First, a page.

Close-Upkids learn from Washington experience

Published on Thu, Apr 1, 2004
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Close-Up kids learn from Washington experience

In their seven days in the nations capital five Blaine high school juniors saw government in action, and saw firsthand how they can have a role in how it runs.

“I think that’s one of the best things about the trip,” said teacher David Fakkema. “They see people using their first amendment rights to talk, to protest.” During the week the students were in Washington D.C. as part of the Close-Up program the Supreme Court was debating whether or not to take “under God” back out of the pledge of allegiance and the students mingled with protestors on both sides of the question and talked to them about why their beliefs took them to the streets. They also got to see the ever changing installation of a woman who has since 1981 protested on various issues in a park across from the White House and is rumored to have been allowed to chat with the first President Bush on his way to church through the park. “She might be a little off the deep end but she’s there, she’s sincere,” Fakkema said. “The kids can see that any person has the potential to make a difference if they’re involved.”

Students got to raise their own voices in meetings with Senator Maria Cantwell and Congressman Rick Larsen. Fakkema said the meeting with Larsen was especially lively, with Students questioning the congressman about border issues, and recent arrests related to smuggling marijuana on the Point Roberts school bus. “They asked what he thinks would help with the issue of our students getting pulled into that kind of thing by the lure of easy money,” he said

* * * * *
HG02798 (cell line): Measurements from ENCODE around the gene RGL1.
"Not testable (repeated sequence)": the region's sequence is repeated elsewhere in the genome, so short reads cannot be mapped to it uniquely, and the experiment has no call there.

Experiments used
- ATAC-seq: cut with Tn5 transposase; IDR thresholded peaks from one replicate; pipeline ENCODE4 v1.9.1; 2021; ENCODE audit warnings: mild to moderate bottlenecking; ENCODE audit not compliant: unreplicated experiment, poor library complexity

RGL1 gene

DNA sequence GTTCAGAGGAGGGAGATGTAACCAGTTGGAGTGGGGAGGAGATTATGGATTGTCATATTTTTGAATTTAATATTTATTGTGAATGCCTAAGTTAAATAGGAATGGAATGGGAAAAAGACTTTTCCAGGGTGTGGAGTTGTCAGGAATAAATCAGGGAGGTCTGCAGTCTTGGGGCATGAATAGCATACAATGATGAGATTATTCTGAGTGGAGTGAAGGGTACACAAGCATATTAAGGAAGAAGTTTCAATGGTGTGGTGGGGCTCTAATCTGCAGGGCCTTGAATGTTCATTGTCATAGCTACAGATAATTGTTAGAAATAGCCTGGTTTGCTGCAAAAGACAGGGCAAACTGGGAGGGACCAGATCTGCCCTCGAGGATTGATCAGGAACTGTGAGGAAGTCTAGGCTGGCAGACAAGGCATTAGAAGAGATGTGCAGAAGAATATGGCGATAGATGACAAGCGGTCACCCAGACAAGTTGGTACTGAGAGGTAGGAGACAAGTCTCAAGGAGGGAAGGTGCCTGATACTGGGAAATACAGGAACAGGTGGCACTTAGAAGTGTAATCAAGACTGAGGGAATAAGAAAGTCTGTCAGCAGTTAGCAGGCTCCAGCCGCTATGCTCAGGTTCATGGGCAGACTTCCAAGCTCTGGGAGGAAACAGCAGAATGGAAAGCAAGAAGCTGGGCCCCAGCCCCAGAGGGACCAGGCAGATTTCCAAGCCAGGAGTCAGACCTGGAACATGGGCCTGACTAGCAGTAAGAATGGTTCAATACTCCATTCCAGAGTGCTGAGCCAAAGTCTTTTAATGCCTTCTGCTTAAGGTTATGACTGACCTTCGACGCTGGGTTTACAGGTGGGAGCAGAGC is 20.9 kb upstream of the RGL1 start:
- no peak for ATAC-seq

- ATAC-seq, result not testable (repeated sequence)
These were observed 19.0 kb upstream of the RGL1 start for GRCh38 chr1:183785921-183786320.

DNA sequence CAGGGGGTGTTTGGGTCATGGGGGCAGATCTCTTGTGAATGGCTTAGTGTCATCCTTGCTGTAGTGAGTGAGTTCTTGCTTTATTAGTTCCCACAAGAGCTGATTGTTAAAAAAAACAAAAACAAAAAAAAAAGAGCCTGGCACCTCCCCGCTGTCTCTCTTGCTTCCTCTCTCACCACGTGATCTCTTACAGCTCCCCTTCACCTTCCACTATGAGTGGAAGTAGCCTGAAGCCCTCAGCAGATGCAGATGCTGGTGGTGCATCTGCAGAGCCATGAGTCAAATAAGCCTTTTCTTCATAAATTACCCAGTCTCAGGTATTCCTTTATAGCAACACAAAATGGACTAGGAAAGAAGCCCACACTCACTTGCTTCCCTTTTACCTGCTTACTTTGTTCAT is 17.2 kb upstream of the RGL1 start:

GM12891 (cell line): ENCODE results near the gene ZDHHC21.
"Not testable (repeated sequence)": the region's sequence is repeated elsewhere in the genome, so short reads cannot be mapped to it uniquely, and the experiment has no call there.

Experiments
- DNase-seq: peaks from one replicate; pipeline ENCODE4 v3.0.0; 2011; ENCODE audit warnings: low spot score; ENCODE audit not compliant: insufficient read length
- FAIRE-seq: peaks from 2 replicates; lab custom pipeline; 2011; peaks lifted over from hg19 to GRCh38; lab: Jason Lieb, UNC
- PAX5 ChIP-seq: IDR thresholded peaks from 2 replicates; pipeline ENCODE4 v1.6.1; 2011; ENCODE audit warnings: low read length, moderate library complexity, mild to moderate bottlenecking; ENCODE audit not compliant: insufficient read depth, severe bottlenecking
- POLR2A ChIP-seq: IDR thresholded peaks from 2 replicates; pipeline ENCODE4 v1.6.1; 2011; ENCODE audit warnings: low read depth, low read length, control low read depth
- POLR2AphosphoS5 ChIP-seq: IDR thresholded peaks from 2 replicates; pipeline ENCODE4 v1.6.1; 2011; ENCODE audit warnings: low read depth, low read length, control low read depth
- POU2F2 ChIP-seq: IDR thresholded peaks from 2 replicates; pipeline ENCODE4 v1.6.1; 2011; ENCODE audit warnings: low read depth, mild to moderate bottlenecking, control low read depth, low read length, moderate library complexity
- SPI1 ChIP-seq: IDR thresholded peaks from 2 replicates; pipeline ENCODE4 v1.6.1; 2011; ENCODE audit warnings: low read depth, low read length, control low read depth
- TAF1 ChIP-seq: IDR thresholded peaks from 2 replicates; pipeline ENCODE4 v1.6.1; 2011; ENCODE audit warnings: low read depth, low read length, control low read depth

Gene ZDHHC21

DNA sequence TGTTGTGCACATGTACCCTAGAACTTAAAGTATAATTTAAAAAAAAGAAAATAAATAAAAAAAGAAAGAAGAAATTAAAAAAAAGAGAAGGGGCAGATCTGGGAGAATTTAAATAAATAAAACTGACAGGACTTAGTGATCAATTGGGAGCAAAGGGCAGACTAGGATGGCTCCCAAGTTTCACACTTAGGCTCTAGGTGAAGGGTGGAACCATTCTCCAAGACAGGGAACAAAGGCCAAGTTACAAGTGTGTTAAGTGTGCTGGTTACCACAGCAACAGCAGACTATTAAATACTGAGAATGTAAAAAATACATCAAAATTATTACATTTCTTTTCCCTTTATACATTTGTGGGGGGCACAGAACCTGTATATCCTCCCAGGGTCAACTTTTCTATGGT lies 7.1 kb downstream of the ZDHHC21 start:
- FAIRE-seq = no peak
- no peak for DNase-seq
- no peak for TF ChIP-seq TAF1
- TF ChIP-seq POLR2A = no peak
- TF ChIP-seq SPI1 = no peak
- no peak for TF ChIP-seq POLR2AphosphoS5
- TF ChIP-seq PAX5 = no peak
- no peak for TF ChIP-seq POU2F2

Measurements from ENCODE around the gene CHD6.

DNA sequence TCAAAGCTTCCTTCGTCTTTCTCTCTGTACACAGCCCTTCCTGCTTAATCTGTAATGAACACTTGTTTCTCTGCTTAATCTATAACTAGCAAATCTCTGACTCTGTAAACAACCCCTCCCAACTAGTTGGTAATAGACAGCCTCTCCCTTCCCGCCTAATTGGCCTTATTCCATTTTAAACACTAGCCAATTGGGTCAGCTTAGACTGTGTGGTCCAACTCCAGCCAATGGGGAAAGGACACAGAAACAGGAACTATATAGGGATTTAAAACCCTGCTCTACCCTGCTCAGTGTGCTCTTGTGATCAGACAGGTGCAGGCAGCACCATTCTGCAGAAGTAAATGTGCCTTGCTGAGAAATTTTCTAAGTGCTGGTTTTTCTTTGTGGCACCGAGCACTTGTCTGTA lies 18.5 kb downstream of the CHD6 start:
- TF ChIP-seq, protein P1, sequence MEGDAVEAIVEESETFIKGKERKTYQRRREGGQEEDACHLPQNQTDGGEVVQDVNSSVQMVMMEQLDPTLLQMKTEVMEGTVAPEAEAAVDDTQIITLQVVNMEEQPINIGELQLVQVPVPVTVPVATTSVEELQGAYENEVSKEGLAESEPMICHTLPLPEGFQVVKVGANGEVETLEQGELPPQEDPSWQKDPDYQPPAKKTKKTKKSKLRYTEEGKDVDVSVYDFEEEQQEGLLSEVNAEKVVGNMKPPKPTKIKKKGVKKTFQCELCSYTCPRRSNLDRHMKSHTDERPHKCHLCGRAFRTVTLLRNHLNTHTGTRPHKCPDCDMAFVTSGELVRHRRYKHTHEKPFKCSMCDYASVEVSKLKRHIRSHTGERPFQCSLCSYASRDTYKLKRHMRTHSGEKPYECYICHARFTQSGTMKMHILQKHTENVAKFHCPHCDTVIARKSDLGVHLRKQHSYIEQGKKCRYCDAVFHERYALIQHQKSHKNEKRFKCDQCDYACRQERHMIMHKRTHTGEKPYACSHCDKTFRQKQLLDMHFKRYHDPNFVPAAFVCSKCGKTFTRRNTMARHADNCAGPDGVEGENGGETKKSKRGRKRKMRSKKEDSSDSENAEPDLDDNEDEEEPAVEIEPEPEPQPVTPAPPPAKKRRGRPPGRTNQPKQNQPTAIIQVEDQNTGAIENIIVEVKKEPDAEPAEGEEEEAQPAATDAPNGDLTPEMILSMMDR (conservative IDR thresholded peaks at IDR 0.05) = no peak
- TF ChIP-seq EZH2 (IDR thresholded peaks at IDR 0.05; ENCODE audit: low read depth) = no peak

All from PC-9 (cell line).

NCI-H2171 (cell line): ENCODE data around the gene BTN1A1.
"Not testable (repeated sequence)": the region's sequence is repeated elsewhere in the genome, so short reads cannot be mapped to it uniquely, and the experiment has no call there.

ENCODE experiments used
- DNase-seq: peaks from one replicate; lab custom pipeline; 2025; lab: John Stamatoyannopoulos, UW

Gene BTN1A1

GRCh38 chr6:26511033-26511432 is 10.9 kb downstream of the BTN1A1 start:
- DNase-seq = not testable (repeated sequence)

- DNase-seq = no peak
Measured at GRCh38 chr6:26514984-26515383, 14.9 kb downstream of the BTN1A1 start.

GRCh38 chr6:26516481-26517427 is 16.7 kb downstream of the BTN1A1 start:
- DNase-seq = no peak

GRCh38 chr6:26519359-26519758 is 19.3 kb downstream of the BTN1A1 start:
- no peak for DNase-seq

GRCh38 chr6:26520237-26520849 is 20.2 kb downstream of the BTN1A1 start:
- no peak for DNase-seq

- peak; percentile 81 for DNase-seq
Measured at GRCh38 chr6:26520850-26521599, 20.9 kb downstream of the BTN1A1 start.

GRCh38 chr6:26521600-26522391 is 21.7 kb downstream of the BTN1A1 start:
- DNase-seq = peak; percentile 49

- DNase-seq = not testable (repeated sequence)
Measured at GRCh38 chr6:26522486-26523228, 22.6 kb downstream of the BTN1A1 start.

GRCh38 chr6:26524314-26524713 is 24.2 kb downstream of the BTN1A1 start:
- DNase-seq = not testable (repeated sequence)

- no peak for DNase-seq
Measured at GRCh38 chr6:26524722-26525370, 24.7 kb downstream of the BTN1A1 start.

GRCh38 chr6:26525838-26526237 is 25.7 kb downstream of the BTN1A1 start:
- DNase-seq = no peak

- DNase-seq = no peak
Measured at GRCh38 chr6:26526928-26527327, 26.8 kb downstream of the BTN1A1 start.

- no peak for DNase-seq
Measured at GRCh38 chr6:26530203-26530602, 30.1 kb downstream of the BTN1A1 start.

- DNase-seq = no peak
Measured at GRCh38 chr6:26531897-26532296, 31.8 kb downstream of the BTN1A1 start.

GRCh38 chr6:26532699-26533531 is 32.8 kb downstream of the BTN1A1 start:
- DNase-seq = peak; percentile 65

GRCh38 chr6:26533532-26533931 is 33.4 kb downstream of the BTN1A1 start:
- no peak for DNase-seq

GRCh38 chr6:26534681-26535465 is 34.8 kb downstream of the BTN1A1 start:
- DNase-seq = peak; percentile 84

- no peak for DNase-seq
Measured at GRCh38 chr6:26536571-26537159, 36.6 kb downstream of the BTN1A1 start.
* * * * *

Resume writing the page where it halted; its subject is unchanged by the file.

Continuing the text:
In addition to seminars and workshops on the workings of the republic, the trip put a real face on the democratic process, Fakkema said. The group spent one day on Capitol Hill where they got to see Senators that until then had only been figures on the news debating on the Senate floor, including Hilary Rodham Clinton, Ted Kennedy, John Kerry and John McCain. Fakkema said the group was surprised to find that, in the formal atmosphere of the Senate, members still threw digs at each other. “They do it in metaphor, very subtly, but they get their shots in,” Fakkema said.

Now that they’re back, Close-Up organizers are putting together a series of fundraisers to defray the cost of the trip. Fakkema said they are gathering up donations for a garage sale and silent auction April 24.
They are also looking for more community members to participate in the annual Close-Up talent show May 1. With several musical acts signed up Fakkema said he would particularly like to see a comedian or a dramatic production. “I really want to have more community involvement,” he said.

To get involved call Fakkema at the school, 332-6045.